Soon after returning from from Alaska to our second home in Illinois, I took a break from editing and reviewing the photos from the trip. Illinois weather had been quite variable, from cool and rainy to hotter than Florida. Our first stop was at Aurora West Forest Preserve, only a couple of miles from our condo. Our target bird was the Clay-colored Sparrow that nested there last year. We had no luck in finding the sparrow, but it was a delightful morning full of color and sound.
An Indigo Bunting sang a variant song from the top of a tree. Mary Lou and I had heard this same bird before we left for Alaska. Instead of the usual series of coupled warbling notes, this bird repeated two wheezy phrases that sounded like “Wree-Wree, Wree-Wree…” etc. It definitely meant to be singing, not sounding call notes.
I like the way that the blues and greens work together in this image:
A Field Sparrow sang vigorously. Its behavior suggested that a nest was nearby, as it raised its crest anxiously, making it look as if it were wearing a red hat:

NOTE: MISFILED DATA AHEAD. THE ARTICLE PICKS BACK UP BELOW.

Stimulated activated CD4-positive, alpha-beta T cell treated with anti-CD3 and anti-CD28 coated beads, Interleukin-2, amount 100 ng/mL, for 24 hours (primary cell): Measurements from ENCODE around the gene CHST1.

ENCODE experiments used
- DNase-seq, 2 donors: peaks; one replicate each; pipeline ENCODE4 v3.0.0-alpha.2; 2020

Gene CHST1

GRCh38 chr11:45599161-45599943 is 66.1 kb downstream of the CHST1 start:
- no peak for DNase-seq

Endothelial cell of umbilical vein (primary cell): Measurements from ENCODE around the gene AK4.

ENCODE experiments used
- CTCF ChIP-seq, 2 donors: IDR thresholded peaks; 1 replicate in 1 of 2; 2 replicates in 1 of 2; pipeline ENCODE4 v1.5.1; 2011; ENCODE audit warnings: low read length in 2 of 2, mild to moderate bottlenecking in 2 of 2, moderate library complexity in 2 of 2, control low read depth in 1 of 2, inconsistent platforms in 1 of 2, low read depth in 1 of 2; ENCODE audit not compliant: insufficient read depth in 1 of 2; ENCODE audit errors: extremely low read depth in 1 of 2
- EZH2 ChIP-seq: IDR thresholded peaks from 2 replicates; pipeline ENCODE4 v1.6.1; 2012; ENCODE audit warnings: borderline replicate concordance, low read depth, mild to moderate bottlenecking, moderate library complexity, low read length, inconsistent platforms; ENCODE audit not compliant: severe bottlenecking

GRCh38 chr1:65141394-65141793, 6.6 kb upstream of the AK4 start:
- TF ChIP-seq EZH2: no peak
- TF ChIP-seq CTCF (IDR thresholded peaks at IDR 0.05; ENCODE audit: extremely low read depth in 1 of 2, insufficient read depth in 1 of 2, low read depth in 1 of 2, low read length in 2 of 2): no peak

The Red-winged Blackbirds were also in an agitated state…
…flying back and forth across the path in front of us as if to distract us from fledglings hidden in the high grass:
The blackbirds directed their ire at another trespasser; a Red-tailed Hawk endured repeated bombardment by four or five Red-wings:
One actually landed on the hawk’s back:
Two mornings later, we moved on to Dick Young Forest Preserve/Nelson Lake Marsh in nearby Batavia, birding the tallgrass prairie on the north side of the Preserve. Here, our target birds were Henslow’s Sparrows, Bobolinks and Sedge Wrens. We dipped on the sparrows and wrens, but did see Bobolinks.
Overhead, a Great Blue Heron drifted by lazily:
American Goldfinches were everywhere:
A pair of Killdeers guarded their three chicks, two of which are seen here:
Song Sparrows added to the morning chorus:
Common Yellowthroats were… well, common:
The yellowthroats, usually reclusive, were singing from perches in full view:
I always try to get as much of a Bobolink’s back and face in the photo as possible, not always easy to do:
On the drive home, we saw two adult Red-tailed Hawks sharing a roost on a street light: